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Malala Yousafzai

Malala continues her charity mission


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ALTHOUGH among the world’s best-known educational campaigners, Malala Yousafzai has been principally focusing on her own education.

The girl who was so brutally targeted by the Taliban in 2012 has blossomed into an iconic global figure with a Nobel Prize for peace to her name (in 2014).

Her straightforward manner, her power as a speaker and her tireless commitment to the cause of education have endeared her to young and old alike. And many of the world’s leaders listen if Malala is in town. So famous is she that the moniker, Malala, is enough these days.

She used to be described as the world’s most famous school girl, but she is now at Oxford University and has just completed her first year at Lady Magaret Hall reading politics, philosophy and economics (PPE).

She continues her charity work in her time off, spreading the message of the Malala Fund, which seeks to support young people get an education and is especially active in assisting girls with their schooling and combating dis­crimination and inequality. The Fund is now active in Pakistan, Afghan­istan, India, Syria, Nigeria and Brazil.

Her most prominent initiative within this is the Gulmakai Network: these are education champions based in a particular country who help to recruit and train women teachers, one of the most simple and effective ways of tack­ling a prejudice about girls going to school.

The Fund reckons some 130 million girls are denied access to school across the world. And while this work continues to be principally in developing countries, with the advent of the #MeToo and #TimesUp campaigns in the West, Malala recognises there is work to be done here too in challenging all forms of patriarchy and discrimination.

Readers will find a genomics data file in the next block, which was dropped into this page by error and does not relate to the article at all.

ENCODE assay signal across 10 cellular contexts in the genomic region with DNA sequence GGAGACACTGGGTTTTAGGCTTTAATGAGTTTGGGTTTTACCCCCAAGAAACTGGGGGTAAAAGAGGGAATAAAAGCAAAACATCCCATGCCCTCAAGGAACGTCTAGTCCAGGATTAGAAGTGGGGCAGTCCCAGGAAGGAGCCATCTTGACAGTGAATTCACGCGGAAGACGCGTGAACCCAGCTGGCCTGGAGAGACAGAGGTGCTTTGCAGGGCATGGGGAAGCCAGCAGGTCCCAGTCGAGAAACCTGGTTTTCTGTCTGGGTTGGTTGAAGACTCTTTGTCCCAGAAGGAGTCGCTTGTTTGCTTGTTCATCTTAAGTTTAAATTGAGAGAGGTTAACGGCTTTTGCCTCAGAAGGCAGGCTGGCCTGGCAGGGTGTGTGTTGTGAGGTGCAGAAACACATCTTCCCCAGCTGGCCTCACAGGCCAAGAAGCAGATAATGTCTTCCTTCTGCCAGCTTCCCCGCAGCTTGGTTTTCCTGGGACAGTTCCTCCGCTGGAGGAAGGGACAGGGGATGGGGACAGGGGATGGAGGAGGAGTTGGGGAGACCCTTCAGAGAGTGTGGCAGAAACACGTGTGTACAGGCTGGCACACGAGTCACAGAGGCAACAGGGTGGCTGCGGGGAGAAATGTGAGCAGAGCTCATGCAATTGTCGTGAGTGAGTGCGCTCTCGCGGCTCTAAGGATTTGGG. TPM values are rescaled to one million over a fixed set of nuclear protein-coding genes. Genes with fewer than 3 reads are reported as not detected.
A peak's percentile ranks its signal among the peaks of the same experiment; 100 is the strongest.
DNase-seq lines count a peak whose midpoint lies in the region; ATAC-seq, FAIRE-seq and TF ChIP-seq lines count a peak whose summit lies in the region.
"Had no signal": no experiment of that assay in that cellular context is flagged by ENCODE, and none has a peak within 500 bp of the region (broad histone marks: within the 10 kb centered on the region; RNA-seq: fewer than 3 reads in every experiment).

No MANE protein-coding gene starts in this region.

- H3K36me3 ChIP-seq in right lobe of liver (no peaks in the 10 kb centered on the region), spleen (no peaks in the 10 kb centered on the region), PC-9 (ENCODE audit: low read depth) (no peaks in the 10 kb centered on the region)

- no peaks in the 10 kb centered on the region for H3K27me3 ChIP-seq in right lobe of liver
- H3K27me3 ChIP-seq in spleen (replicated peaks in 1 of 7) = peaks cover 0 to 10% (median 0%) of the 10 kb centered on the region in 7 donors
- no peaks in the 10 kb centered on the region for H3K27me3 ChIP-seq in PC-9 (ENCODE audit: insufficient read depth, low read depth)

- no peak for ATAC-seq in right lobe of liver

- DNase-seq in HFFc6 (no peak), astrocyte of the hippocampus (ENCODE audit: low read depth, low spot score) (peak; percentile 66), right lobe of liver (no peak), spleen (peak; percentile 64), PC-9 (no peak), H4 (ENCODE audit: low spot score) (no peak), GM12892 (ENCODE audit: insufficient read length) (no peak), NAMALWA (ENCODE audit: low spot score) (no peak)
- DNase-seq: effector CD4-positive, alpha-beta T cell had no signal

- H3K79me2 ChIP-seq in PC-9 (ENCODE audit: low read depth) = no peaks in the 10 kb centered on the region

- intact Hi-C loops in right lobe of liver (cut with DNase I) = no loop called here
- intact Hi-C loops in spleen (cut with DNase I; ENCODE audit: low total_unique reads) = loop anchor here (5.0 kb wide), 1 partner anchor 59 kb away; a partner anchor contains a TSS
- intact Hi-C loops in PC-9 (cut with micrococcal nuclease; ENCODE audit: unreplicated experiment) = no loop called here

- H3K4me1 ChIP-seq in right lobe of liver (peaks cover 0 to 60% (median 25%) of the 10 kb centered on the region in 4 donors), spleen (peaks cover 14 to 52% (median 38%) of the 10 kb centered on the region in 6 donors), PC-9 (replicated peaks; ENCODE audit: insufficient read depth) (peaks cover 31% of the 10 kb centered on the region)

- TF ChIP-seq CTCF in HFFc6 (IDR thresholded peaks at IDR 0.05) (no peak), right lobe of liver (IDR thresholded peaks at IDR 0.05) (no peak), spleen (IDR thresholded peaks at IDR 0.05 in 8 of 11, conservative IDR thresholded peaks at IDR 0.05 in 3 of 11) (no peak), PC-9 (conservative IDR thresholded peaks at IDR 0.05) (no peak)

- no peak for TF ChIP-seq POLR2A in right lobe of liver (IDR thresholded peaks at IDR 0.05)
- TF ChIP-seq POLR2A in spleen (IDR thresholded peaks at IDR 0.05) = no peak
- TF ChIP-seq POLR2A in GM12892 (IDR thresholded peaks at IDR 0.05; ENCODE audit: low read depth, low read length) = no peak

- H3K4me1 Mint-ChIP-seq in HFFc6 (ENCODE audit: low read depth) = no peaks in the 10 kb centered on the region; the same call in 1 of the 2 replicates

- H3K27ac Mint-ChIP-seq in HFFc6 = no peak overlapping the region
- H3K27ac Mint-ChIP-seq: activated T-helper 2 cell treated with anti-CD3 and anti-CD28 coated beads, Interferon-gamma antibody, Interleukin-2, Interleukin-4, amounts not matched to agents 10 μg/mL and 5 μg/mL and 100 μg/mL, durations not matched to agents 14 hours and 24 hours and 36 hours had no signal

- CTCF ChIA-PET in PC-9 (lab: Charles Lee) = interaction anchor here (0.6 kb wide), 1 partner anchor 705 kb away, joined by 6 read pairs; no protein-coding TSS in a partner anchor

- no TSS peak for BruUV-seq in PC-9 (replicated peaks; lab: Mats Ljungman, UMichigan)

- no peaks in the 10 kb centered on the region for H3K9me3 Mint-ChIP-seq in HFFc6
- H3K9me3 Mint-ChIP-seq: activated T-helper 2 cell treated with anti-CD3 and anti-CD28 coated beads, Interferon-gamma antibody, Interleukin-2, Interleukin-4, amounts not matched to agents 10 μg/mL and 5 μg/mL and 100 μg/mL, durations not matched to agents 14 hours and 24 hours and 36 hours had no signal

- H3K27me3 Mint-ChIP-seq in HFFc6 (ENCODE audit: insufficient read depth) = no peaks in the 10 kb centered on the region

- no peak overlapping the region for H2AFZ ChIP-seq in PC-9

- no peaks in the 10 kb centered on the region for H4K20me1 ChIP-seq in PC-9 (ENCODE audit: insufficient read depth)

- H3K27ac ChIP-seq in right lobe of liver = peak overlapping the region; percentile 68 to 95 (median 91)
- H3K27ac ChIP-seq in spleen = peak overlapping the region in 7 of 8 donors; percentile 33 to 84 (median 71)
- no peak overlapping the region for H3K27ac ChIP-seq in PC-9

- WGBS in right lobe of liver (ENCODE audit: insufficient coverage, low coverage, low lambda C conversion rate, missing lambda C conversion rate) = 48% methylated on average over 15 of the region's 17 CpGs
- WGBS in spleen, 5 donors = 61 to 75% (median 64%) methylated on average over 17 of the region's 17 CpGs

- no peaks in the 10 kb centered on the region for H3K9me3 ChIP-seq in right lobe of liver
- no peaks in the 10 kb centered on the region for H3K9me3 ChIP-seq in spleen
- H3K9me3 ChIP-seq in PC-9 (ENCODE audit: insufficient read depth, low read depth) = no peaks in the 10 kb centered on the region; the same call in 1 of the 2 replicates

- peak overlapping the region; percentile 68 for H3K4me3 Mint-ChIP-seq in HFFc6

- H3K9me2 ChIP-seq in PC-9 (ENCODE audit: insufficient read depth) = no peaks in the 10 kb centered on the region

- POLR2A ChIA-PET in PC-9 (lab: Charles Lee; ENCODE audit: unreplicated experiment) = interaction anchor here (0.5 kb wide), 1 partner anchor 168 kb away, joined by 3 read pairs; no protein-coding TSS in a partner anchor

Her visit to the UN in New York in 2013 on her birthday was very much the catalyst for the Malala we see today. In that famous chamber, she deliv­ered a speech of electrifying dimen­sions. She put education centre­stage and declared in her own imitable way that the pen was the mightiest weapon anyone needed to fight oppression.

Her Fund has a wide array of supporters and backers. It has a leadership council made up of individuals who both donate and provide strategic advice. Among this group is Tim Cook, the chief executive of Apple, and Joe Gebbia, who helped to found and build Airbnb. On her board, she has an ex-US ambassador and other heavy-hitters from the world of philanthropy, diplomacy, education and outreach.

The UN declared her birthday, July 12, as Malala Day and every year she visits a new country on this day. Previous trips have taken her to Syria, Jordan and Nigeria.

This year as she turned 21, she went to Brazil, a country not universally recognised as having a problem with educating girls, but there she discovered a huge divide and common issues.

The population is just over half indigenous and of African heritage in its origins, and the other half has European ancestry. The former two groups fare much worse in education, while a broader group of women face domestic abuse and even death at the hands of violent partners. While 70 per cent of Brazil’s white population pass out from high school, the same figure for black children is just 30 per cent and indigenous communities fare worse.